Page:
A refugee is someone who, due to a well-founded fear of persecution, war or violence, has been forced to flee their home country.
The legal definition of the term refugee was set out in the 1951 UN Convention on the Status of Refugees.
It was a few years after the Second World War. Nazi Germany had killed nine million people in the Holocaust, including six million Jews, and displaced millions more.
The world’s leaders wanted to ensure that protection for those displaced by war and persecution in internation law.
The convention set out the definition of the term ‘refugee’ as follows:
Owing to well-founded fear of being persecuted for reasons of race, religion, nationality, membership of a particular social group or political opinion is outside the country of his nationality and is unable or owing to such fear, is unwilling to avail himself of the protection of that country; or who, not having a nationality and being outside the country of his former habitual residence is unable or, owing to such fear, unwilling to return to it.
– The 1951 UN Convention on the Status of Refugees
There are a few ideas going on here, so let’s break it down, bit by bit.
- “…well-founded fear”:
This means that a refugee has solid grounds to their fear. They are facing real danger.
- “…of being persecuted…”:
A refugee fears being oppression, hostility and violence so bad that it forces them to leave their country.
- “…reasons of race, religion, nationality, membership of a particular social group or political opinion…”
These are known as the ‘Convention reasons’. They break down the reasons why – under the Refugee Convention – a refugee is forced to flee.They were, of course, written in 1951, and today these reasons may seem too stringent. There is no mention of people who are forced to flee a country based on their sexuality. But times are changing – albeit slowly. The UK, for example, finally accepted that sexuality may be a reason to grant asylum in 2010.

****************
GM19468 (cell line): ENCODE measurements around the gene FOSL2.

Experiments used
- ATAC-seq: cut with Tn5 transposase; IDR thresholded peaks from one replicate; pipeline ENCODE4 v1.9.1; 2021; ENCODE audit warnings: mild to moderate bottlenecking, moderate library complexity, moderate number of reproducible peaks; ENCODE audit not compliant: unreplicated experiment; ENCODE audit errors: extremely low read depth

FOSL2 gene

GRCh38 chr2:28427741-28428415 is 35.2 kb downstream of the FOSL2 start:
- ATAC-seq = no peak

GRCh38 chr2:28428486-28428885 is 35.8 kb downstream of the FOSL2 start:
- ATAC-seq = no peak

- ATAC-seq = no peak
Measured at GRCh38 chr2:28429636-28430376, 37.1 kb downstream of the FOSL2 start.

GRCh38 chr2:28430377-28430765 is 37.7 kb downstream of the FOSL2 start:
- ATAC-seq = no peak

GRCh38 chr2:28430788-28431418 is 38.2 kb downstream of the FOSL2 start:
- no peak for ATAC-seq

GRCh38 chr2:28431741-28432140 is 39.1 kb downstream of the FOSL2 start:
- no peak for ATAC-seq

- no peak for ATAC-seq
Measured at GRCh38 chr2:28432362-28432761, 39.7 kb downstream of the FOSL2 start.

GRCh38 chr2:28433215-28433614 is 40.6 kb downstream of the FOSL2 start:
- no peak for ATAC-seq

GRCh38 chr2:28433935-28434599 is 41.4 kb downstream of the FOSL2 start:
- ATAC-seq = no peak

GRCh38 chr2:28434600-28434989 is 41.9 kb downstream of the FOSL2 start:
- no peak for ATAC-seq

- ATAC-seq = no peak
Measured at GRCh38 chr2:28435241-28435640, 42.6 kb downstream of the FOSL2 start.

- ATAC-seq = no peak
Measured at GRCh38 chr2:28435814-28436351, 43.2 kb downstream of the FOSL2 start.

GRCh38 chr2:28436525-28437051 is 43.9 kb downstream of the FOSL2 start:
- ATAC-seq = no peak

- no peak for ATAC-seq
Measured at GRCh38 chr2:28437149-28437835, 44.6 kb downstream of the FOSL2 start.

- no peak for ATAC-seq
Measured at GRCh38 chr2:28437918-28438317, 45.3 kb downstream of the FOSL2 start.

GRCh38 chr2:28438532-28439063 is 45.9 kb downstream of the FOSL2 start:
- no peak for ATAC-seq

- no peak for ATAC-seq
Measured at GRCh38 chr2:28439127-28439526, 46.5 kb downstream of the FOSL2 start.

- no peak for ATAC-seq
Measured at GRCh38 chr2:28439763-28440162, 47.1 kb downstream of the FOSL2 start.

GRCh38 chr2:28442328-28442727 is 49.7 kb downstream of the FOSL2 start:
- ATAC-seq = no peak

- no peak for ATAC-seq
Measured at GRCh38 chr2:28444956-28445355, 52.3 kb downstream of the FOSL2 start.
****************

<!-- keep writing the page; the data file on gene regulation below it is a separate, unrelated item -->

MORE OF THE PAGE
- “…is outside the country of his nationality…”:
Technically, someone who fits every stipulation but is still in their home country is called an ‘internally displaced person’, rather than a refugee.
- “…is unable or, owing to such fear, unwilling to return to [their country].”
As a result of all of the above, this person is unable or unwilling to return home.
To be recognised as a refugee under the Refugee Convention, an asylum seeker would have to show that the above conditions apply to them.
World leaders sign the 1951 UN Refugee Convention. Picture: UNHCR
Today, we often see people ask why refugees don’t settle in the first safe country they reach (N.B. most of them do). However, the Refugee Convention does not stipulate that refugees have to do this. Refugees are well within their rights to pass through safe countries before applying for asylum.
You can read about the history of the Refugee Convention and its full text on the UNHCR website.
What about ‘refugee status’?
Refugee status is a form of protection granted to those who successfully pass through Refugee Status Determination (RSD). RSD is the legal process by which governments ascertain whether an asylum seeker can be considered a refugee.
Refugee Status Determination, or RSD, is the legal or administrative process by which governments or UNHCR determine whether a person seeking international protection is considered a refugee under international, regional or national law. RSD is often a vital process in helping refugees realize their rights under international law.
It’s worth considering the difference between someone who is a de facto refugee, in that they’ve been forced to flee their home country for fear of persecution or violence, and someone who has refugee status, which is a legal status endowed upon them by a government.